The big social fact about the moving picture is that it is scattered like the newspaper. Any normal accompaniment thereof must likewise be adapted to being distributed everywhere. The present writer has seen, here in his home place, population sixty thousand, all the films discussed in this book but Cabiria and The Birth of a Nation. It is a photoplay paradise, the spoken theatre is practically banished. Unfortunately the local moving picture managers think it necessary to have orchestras. The musicians they can secure make tunes that are most [192] squalid and horrible. With fathomless imbecility, hoochey koochey strains are on the air while heroes are dying. The Miserere is in our ears when the lovers are reconciled. Ragtime is imposed upon us while the old mother prays for her lost boy. Sometimes the musician with this variety of sympathy abandons himself to thrilling improvisation.

My thoughts on this subject began to take form several years ago, when the film this book has much praised, The Battle Hymn of the Republic, came to town. The proprietor of one theatre put in front of his shop a twenty-foot sign "The Battle Hymn of the Republic, by Harriet Beecher Stowe, brought back by special request." He had probably read Julia Ward Howe's name on the film forty times before the sign went up. His assistant, I presume his daughter, played "In the Shade of the Old Apple Tree" hour after hour, while the great film was rolling by. Many old soldiers were coming to see it. I asked the assistant why she did not play and sing the Battle Hymn. She said they "just couldn't find it." Are the distributors willing to send out a musician with each film?

Many of the Springfield producers are quite [193] able and enterprising, but to ask for music with photoplays is like asking the man at the news stand to write an editorial while he sells you the paper. The picture with a great orchestra in a far-off metropolitan Opera House, may be classed by fanatic partisanship with Grand Opera. But few can get at it. It has nothing to do with Democracy.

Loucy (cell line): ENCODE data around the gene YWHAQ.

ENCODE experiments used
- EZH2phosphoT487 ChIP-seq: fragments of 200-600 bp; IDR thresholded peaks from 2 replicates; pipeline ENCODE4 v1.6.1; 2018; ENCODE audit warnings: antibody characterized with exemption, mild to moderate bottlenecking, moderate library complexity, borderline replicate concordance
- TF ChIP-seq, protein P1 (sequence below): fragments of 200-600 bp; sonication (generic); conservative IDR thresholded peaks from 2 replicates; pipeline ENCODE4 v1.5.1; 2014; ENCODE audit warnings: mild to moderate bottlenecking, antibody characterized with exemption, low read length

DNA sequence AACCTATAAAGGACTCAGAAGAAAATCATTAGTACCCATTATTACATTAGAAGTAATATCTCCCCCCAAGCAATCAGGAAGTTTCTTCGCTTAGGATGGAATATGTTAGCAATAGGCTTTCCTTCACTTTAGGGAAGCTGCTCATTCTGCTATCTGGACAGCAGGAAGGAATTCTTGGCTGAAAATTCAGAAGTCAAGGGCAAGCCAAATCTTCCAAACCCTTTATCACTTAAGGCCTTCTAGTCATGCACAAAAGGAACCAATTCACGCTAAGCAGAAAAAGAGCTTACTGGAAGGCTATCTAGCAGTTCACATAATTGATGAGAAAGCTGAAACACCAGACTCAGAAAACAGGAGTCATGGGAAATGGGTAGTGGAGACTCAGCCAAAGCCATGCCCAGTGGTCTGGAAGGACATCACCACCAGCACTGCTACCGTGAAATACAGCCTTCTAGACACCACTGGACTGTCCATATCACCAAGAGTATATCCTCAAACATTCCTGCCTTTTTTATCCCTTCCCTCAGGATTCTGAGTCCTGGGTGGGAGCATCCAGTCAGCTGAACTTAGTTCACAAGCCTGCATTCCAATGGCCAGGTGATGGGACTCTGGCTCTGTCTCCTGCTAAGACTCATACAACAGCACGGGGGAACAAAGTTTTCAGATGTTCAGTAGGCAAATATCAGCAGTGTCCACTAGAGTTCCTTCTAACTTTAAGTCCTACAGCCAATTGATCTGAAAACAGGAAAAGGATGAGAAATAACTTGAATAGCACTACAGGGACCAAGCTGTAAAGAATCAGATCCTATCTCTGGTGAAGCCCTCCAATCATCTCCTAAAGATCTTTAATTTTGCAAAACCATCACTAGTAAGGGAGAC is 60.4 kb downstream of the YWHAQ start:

Of course people with a mechanical imagination, and no other kind, begin to suggest the talking moving picture at this point, or the phonograph or the mechanical piano. Let us discuss the talking moving picture only. That disposes of the others.

If the talking moving picture becomes a reliable mirror of the human voice and frame, it will be the basis of such a separate art that none of the photoplay precedents will apply. It will be the phonoplay, not the photoplay. It will be unpleasant for a long time. This book is a struggle against the non-humanness of the undisciplined photograph. Any film is correct, realistic, forceful, many times before it is charming. The actual physical storage-battery of the actor is many hundred miles away. As a substitute, the human quality must come in the marks of the presence of the [194] producer. The entire painting must have his brush-work. If we compare it to a love-letter it must be in his handwriting rather than worked on a typewriter. If he puts his autograph into the film, it is after a fierce struggle with the uncanny scientific quality of the camera's work. His genius and that of the whole company of actors is exhausted in the task.